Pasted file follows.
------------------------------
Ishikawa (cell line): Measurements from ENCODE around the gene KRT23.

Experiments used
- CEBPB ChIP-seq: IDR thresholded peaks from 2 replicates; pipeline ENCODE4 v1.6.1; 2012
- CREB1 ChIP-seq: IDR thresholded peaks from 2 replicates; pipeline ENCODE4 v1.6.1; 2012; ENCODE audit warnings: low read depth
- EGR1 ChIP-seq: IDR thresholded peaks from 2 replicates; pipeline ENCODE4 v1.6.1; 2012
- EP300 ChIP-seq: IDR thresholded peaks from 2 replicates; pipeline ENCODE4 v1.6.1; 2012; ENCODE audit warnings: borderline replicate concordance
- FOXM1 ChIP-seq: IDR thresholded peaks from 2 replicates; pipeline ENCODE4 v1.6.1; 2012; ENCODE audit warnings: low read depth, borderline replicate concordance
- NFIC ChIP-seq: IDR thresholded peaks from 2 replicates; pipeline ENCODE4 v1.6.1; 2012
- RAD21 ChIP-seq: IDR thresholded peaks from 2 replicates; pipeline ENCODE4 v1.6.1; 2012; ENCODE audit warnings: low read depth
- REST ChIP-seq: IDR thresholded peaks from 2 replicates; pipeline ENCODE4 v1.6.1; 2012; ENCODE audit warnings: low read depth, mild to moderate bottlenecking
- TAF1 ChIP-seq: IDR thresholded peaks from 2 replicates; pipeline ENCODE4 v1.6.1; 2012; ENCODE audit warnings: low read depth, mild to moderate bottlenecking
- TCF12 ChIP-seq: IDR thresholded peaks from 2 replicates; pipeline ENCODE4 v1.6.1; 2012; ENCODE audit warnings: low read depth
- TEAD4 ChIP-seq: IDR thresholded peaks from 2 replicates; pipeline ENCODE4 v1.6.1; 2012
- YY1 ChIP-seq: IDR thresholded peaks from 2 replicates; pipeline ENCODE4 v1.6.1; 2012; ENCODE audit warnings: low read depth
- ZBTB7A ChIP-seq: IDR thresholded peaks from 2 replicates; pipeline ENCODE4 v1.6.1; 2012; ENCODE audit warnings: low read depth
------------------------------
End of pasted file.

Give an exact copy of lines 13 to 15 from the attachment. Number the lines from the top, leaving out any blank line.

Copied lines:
- TEAD4 ChIP-seq: IDR thresholded peaks from 2 replicates; pipeline ENCODE4 v1.6.1; 2012
- YY1 ChIP-seq: IDR thresholded peaks from 2 replicates; pipeline ENCODE4 v1.6.1; 2012; ENCODE audit warnings: low read depth
- ZBTB7A ChIP-seq: IDR thresholded peaks from 2 replicates; pipeline ENCODE4 v1.6.1; 2012; ENCODE audit warnings: low read depth